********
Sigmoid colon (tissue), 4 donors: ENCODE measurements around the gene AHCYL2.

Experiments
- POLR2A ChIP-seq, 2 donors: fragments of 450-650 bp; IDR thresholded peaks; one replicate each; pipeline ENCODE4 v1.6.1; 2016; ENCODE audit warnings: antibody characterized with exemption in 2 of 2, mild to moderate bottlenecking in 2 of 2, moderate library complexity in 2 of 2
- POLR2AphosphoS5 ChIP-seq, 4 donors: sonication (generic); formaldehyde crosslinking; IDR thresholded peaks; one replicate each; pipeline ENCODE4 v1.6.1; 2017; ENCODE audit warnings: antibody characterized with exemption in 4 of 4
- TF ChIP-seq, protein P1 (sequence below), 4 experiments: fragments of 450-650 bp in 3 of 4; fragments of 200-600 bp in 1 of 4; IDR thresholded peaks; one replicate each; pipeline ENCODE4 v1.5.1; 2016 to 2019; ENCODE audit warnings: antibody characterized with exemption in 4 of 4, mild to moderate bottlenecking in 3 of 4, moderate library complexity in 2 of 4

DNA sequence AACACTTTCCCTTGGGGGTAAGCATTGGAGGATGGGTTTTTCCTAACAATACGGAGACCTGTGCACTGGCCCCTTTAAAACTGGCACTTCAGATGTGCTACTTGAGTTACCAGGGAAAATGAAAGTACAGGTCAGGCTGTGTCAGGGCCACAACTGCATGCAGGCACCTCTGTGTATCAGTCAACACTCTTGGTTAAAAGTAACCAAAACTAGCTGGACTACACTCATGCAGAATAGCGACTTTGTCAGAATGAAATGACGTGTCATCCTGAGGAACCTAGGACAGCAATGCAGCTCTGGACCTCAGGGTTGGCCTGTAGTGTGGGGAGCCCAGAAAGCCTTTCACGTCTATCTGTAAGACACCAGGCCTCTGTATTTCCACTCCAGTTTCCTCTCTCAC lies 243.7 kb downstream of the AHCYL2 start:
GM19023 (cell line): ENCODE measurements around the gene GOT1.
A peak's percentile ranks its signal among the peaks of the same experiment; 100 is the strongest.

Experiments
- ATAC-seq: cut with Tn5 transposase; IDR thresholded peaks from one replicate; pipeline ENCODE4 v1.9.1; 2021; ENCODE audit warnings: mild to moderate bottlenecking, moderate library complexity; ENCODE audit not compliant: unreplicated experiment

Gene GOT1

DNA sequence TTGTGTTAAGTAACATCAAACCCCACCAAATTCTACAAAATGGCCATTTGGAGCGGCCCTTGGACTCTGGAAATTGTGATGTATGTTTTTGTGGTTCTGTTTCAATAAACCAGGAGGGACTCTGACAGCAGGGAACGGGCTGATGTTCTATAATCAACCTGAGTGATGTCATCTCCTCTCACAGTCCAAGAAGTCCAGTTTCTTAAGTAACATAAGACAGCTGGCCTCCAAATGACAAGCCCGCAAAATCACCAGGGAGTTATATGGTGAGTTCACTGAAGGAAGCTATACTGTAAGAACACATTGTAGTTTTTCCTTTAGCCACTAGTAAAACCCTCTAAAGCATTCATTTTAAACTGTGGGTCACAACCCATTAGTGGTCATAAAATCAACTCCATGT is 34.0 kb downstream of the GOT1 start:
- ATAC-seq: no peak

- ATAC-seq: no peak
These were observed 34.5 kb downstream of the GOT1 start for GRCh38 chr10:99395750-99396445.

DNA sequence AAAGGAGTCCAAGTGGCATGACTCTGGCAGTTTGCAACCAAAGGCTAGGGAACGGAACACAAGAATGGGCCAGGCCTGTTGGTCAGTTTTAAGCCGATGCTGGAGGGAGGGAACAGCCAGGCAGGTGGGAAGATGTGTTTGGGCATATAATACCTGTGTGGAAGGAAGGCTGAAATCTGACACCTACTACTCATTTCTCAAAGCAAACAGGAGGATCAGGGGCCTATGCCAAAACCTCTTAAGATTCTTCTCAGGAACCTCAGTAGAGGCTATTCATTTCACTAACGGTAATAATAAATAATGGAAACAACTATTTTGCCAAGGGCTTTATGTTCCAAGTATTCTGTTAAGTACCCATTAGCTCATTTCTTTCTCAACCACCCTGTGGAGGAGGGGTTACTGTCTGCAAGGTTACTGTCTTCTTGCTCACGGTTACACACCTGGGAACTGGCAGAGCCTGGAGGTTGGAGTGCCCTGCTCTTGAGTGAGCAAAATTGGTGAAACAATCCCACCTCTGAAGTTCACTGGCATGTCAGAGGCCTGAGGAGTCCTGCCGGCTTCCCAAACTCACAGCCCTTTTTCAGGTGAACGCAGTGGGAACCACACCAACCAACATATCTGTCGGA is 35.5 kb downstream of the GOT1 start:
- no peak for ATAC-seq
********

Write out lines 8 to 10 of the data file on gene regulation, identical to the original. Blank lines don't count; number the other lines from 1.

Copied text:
A peak's percentile ranks its signal among the peaks of the same experiment; 100 is the strongest.

Experiments
- ATAC-seq: cut with Tn5 transposase; IDR thresholded peaks from one replicate; pipeline ENCODE4 v1.9.1; 2021; ENCODE audit warnings: mild to moderate bottlenecking, moderate library complexity; ENCODE audit not compliant: unreplicated experiment